Scientists find new mineral in meteorite sample

The Wedderburn meteorite. (Image by Rodney Start, courtesy of Museums Victoria).

Researchers from the California Institute of Technology, the University of California and Maine Mineral & Gem Museum found a rare form of iron-carbide mineral that has never before been seen in nature. They named it edscottite.

The mineral was retrieved from the 210-gram, black-and-red Wedderburn meteorite, which was found in 1951 in the Australian town of the same name located in the southeastern state of Victoria. Ever since it fell from the sky, the alien rock has been studied by scientists and discoveries are frequently done. 

Edscottite was named after Edward R.D. Scott, a  meteorite expert who had identified a formula for the mineral back in the 1970s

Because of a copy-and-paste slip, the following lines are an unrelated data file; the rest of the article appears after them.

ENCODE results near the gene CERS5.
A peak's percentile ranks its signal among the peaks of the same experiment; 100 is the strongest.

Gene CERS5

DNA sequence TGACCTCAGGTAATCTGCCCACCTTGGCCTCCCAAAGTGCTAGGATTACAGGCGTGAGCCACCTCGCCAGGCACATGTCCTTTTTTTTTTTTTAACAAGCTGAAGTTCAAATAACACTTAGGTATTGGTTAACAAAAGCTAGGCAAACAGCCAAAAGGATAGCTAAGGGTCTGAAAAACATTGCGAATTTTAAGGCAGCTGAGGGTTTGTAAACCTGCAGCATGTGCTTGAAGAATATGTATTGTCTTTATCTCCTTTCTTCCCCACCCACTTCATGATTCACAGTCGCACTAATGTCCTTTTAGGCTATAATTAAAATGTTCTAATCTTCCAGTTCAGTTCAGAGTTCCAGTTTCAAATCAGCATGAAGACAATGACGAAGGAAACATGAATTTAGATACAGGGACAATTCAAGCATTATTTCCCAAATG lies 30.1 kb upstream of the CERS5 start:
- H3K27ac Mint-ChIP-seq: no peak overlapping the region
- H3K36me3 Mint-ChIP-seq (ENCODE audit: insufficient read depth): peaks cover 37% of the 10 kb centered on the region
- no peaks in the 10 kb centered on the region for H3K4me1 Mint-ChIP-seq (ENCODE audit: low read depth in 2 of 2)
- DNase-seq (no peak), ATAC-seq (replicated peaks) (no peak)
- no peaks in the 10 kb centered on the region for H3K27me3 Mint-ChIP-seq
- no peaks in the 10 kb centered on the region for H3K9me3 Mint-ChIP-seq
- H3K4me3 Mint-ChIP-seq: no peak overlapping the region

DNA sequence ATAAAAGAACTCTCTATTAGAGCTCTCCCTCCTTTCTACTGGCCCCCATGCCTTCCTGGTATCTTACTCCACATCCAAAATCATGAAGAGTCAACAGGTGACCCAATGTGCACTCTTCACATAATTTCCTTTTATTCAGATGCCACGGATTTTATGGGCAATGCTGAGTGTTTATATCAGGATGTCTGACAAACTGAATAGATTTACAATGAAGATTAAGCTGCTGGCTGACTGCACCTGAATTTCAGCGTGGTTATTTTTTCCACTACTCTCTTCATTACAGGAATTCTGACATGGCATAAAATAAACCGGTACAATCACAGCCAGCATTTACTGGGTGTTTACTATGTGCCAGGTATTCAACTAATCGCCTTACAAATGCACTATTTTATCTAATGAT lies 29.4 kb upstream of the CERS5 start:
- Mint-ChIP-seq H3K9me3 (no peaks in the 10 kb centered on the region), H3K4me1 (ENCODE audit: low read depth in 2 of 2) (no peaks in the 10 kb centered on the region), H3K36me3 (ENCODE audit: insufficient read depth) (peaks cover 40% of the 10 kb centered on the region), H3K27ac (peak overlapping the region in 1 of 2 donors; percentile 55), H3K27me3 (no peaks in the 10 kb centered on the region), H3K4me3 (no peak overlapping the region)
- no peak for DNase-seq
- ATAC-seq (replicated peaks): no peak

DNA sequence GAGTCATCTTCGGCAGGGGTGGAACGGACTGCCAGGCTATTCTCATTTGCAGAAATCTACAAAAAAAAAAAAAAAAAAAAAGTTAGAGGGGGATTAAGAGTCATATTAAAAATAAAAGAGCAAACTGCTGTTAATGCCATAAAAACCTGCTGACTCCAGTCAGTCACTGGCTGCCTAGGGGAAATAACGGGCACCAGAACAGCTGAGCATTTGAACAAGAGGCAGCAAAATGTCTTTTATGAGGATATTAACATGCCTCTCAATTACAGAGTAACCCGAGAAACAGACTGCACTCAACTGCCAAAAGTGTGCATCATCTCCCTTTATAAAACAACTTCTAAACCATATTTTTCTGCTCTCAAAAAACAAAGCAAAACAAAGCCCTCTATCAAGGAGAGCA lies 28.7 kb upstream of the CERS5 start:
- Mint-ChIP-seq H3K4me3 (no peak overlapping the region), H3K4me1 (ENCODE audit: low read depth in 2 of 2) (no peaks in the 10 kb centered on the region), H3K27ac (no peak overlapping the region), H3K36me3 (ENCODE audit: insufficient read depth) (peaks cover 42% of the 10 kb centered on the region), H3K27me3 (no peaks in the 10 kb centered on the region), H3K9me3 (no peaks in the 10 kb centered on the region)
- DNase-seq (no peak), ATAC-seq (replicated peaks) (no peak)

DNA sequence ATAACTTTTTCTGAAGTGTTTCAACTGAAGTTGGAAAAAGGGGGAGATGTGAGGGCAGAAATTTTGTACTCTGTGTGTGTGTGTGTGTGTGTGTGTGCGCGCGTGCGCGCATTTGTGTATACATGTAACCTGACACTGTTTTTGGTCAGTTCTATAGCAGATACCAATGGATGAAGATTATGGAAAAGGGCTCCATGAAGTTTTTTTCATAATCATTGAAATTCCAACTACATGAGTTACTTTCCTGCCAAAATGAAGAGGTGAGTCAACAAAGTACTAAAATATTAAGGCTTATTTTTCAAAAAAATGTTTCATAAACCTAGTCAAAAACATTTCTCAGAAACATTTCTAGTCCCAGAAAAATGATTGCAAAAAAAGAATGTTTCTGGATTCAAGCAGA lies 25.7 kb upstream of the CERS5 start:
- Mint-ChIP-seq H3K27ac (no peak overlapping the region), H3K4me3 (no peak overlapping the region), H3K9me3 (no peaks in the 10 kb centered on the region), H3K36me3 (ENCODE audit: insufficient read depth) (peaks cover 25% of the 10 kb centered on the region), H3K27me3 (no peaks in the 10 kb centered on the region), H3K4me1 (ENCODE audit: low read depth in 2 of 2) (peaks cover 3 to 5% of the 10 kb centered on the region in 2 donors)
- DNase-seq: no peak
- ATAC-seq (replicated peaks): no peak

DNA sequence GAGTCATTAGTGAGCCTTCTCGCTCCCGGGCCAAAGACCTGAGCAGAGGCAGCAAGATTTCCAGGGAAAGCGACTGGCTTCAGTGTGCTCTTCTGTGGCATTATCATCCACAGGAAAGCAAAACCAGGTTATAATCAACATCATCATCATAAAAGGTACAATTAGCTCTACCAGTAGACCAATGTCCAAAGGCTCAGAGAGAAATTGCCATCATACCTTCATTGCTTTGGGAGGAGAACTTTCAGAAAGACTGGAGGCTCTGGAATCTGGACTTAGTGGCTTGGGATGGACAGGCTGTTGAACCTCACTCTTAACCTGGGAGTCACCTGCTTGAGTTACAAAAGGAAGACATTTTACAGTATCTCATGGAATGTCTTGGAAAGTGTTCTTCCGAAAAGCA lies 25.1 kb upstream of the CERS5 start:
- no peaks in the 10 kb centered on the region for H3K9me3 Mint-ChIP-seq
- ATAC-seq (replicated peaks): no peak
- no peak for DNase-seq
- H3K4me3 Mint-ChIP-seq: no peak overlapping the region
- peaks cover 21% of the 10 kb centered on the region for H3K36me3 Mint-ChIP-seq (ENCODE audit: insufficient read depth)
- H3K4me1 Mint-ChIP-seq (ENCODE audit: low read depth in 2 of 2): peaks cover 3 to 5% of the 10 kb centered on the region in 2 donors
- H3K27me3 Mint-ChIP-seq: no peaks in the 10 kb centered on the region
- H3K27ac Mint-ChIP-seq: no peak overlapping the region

Previous analyses had already detected traces of gold, iron, kamacite, schreibersite, taenite, and troilite. Edscottite, however, was recently found after the US researchers received a sample of the meteorite from the Museums Victoria collection.

To uncover the presence of the mineral, the experts led by Caltech mineralogist Chi Ma used an electron microscope and associated probe. In a paper published in the journal American Mineralogist, they explain that edscottite does not occur naturally on Earth but has been produced as a byproduct of smelting and in science labs. Until now, it had been called Fe5C2.

The fact that it was found in the meteorite allows edscottite to be officially recognised by the International Mineralogical Association and get a name, as only minerals that form naturally are accepted by the official body. 

It is believed that edscottite could have formed in the core of a planet with a lot of heat, as the meteorite it came from is likely to have been part of a much larger body that experienced a collision and broke into pieces.